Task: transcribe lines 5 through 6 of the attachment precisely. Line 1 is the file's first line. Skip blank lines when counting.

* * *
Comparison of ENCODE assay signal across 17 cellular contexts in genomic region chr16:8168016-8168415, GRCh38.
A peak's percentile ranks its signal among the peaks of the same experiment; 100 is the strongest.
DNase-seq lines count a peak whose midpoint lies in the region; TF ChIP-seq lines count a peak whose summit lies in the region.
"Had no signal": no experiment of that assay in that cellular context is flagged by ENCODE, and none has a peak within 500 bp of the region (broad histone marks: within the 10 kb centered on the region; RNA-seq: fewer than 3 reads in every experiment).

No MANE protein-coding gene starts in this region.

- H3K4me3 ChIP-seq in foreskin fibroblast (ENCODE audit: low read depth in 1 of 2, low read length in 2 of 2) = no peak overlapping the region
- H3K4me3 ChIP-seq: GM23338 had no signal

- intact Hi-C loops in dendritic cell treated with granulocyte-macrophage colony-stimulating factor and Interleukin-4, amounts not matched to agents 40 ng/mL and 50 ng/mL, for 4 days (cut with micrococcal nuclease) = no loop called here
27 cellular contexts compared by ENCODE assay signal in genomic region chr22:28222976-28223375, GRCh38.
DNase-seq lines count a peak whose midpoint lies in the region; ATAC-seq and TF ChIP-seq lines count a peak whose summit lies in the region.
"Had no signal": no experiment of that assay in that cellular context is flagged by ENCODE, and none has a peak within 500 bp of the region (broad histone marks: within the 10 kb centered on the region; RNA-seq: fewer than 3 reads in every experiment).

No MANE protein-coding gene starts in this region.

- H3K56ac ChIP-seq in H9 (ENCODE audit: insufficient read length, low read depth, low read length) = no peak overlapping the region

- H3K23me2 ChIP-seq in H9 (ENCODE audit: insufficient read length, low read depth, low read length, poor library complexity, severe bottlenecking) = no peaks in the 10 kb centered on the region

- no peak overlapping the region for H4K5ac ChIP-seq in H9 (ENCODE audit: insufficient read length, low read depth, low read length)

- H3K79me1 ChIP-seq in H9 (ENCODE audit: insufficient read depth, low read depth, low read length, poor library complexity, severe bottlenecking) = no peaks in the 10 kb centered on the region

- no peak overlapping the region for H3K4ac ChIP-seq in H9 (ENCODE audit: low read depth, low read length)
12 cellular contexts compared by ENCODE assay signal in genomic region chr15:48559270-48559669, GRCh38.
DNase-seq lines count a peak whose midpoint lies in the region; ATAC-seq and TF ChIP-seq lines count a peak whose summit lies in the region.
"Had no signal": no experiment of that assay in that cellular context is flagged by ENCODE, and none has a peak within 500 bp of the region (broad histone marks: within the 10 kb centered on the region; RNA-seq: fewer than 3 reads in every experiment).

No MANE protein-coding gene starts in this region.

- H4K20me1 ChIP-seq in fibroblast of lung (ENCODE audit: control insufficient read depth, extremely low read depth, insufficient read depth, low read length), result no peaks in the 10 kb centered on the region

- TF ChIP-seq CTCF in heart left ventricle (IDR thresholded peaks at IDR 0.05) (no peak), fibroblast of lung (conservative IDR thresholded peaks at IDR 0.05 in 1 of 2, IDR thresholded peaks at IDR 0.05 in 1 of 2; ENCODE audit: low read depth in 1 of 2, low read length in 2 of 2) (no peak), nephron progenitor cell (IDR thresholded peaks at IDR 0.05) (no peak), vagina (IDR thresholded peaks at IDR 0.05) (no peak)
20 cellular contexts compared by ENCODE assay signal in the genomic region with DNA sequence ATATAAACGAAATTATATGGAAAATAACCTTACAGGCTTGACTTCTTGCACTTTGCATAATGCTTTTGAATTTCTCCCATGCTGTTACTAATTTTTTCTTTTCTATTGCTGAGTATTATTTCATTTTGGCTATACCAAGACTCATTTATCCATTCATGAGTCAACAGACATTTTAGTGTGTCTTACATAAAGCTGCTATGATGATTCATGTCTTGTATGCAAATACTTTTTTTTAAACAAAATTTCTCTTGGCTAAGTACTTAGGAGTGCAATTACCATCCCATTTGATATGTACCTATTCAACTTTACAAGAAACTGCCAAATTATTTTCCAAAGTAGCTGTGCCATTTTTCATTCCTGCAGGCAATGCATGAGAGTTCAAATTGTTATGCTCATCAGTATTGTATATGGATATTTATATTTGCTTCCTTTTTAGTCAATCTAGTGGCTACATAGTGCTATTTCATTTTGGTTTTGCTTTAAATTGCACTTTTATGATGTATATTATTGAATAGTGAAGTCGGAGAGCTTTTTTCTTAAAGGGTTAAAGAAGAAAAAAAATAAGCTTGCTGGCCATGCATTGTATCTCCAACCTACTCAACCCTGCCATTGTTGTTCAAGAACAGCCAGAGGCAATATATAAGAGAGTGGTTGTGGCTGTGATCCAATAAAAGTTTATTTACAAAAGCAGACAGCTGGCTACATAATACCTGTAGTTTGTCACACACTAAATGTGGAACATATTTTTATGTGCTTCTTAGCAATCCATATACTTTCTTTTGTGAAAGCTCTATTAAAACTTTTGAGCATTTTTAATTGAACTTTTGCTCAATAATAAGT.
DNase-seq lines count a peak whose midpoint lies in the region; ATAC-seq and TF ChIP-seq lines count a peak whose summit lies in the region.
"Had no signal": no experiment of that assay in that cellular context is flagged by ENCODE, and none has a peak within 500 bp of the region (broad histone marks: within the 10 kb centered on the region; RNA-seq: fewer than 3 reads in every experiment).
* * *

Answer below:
No MANE protein-coding gene starts in this region.

- H3K4me3 ChIP-seq in foreskin fibroblast (ENCODE audit: low read depth in 1 of 2, low read length in 2 of 2) = no peak overlapping the region